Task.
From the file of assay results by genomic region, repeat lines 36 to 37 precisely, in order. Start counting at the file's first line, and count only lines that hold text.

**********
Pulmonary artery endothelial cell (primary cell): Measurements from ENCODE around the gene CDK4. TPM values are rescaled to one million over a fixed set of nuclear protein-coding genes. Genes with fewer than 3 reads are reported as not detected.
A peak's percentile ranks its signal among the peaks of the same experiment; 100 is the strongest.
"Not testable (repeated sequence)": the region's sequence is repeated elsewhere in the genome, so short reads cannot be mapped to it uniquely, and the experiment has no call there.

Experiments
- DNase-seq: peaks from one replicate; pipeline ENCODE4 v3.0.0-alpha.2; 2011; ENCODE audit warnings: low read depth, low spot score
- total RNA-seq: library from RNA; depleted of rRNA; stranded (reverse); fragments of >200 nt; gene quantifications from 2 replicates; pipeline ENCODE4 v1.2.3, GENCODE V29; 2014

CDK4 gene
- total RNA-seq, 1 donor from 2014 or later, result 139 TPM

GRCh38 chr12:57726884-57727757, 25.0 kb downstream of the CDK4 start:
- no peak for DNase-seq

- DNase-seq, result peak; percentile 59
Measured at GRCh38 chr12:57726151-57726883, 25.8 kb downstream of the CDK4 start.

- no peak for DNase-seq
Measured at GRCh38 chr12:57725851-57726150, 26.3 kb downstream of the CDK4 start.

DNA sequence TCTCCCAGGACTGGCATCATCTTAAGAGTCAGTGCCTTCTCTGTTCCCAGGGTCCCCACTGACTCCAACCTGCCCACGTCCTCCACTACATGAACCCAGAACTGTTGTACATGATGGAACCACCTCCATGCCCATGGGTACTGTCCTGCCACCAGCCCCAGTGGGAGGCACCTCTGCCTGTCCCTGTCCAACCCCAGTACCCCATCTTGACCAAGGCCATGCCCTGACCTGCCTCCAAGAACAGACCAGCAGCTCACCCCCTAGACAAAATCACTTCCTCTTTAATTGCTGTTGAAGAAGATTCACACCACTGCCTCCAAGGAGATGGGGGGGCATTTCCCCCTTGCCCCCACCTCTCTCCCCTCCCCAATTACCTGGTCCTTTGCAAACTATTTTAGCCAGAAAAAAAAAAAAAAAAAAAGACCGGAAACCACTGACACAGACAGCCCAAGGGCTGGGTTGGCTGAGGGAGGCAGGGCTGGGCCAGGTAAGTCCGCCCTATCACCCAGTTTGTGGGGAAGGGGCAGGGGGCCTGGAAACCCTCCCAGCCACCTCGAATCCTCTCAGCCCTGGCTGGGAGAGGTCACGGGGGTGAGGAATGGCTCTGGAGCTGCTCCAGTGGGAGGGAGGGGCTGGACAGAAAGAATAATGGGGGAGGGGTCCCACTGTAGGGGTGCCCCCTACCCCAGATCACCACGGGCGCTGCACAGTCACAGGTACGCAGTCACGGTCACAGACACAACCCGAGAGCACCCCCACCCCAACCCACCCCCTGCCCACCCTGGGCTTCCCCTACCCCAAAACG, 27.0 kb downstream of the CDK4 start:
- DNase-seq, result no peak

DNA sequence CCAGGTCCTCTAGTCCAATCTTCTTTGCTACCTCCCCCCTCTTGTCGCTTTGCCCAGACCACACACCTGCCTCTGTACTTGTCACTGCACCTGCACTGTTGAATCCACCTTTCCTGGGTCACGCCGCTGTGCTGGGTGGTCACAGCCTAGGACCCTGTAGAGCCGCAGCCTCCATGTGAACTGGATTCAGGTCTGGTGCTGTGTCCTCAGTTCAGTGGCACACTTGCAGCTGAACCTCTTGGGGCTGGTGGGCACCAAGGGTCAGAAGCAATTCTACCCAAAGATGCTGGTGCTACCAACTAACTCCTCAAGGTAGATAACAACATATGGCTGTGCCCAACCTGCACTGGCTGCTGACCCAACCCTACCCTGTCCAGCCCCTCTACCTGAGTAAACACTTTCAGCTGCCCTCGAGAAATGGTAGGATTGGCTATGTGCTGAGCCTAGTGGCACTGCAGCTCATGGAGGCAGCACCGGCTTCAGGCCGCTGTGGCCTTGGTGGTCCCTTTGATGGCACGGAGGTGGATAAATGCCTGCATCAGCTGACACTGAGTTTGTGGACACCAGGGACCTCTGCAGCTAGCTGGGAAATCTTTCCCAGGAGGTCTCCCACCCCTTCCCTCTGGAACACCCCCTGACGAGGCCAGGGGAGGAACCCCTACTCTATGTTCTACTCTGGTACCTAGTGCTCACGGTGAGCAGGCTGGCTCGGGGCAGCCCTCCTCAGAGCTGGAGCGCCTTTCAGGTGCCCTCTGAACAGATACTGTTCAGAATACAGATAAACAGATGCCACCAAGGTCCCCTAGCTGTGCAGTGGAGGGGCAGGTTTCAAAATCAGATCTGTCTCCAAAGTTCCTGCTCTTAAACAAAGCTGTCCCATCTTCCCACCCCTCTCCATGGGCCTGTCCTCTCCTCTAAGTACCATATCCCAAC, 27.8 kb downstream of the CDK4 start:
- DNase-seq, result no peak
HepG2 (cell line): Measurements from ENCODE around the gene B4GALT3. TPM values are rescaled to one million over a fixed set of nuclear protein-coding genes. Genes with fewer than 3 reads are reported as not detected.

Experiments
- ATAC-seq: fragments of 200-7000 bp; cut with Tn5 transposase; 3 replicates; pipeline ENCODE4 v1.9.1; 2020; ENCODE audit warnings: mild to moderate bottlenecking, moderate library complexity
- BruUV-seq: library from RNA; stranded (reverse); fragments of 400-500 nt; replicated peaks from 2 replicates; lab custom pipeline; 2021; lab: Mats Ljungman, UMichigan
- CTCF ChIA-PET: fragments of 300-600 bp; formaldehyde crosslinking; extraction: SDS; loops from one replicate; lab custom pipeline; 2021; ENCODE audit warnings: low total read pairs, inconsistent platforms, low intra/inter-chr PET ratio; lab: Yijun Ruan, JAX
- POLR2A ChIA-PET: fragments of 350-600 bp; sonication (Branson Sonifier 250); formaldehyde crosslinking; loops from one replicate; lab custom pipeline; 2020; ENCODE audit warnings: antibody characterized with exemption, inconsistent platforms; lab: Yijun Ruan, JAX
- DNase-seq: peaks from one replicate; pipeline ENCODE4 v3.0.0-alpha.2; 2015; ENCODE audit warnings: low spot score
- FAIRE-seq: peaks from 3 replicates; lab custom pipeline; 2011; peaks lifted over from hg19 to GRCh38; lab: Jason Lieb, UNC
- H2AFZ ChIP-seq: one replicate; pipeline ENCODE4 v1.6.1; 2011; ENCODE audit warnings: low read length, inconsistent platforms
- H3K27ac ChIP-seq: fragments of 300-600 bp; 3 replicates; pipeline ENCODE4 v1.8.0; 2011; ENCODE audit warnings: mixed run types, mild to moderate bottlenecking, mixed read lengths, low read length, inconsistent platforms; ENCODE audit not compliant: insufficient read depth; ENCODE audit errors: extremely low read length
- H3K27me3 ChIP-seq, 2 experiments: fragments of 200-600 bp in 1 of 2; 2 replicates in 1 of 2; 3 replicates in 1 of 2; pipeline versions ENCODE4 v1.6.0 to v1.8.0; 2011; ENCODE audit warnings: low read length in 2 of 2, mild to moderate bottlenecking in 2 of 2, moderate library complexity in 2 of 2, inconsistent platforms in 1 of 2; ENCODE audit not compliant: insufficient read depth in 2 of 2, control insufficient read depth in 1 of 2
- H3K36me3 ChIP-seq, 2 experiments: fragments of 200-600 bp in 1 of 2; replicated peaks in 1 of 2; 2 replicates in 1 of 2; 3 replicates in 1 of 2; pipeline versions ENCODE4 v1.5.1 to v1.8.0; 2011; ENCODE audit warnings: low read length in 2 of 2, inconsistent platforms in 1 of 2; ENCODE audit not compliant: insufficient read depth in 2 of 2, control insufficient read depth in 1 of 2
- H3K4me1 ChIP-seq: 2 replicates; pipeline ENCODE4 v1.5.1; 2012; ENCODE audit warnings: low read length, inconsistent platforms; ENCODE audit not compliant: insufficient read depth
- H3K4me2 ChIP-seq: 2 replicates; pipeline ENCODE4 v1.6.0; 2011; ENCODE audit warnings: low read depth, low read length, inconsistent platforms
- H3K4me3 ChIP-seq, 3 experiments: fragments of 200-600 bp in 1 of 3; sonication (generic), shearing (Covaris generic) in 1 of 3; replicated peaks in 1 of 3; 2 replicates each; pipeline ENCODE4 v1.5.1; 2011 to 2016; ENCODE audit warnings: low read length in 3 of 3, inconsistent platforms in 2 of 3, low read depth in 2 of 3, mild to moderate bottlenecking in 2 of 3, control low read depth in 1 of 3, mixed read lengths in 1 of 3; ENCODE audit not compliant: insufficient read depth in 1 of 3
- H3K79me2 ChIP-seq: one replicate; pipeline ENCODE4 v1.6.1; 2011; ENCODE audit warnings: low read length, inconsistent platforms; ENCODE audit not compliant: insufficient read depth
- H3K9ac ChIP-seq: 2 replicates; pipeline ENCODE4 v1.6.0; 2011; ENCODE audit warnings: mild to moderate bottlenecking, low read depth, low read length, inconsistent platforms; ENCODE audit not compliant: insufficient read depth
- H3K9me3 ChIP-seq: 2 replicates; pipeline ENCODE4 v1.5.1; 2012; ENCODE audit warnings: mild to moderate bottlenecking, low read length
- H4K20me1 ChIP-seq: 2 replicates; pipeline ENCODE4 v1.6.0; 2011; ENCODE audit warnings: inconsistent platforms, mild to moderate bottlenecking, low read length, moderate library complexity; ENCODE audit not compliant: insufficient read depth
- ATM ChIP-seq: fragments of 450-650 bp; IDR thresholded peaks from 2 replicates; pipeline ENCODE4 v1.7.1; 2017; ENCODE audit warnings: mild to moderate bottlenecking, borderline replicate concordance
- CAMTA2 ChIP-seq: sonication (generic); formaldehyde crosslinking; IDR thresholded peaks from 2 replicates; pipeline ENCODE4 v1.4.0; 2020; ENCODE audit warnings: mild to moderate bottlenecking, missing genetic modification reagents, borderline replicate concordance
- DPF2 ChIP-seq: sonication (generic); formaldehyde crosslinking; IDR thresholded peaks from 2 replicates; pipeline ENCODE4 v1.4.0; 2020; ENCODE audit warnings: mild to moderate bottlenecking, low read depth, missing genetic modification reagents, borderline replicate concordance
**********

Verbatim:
- H3K9me3 ChIP-seq: 2 replicates; pipeline ENCODE4 v1.5.1; 2012; ENCODE audit warnings: mild to moderate bottlenecking, low read length
- H4K20me1 ChIP-seq: 2 replicates; pipeline ENCODE4 v1.6.0; 2011; ENCODE audit warnings: inconsistent platforms, mild to moderate bottlenecking, low read length, moderate library complexity; ENCODE audit not compliant: insufficient read depth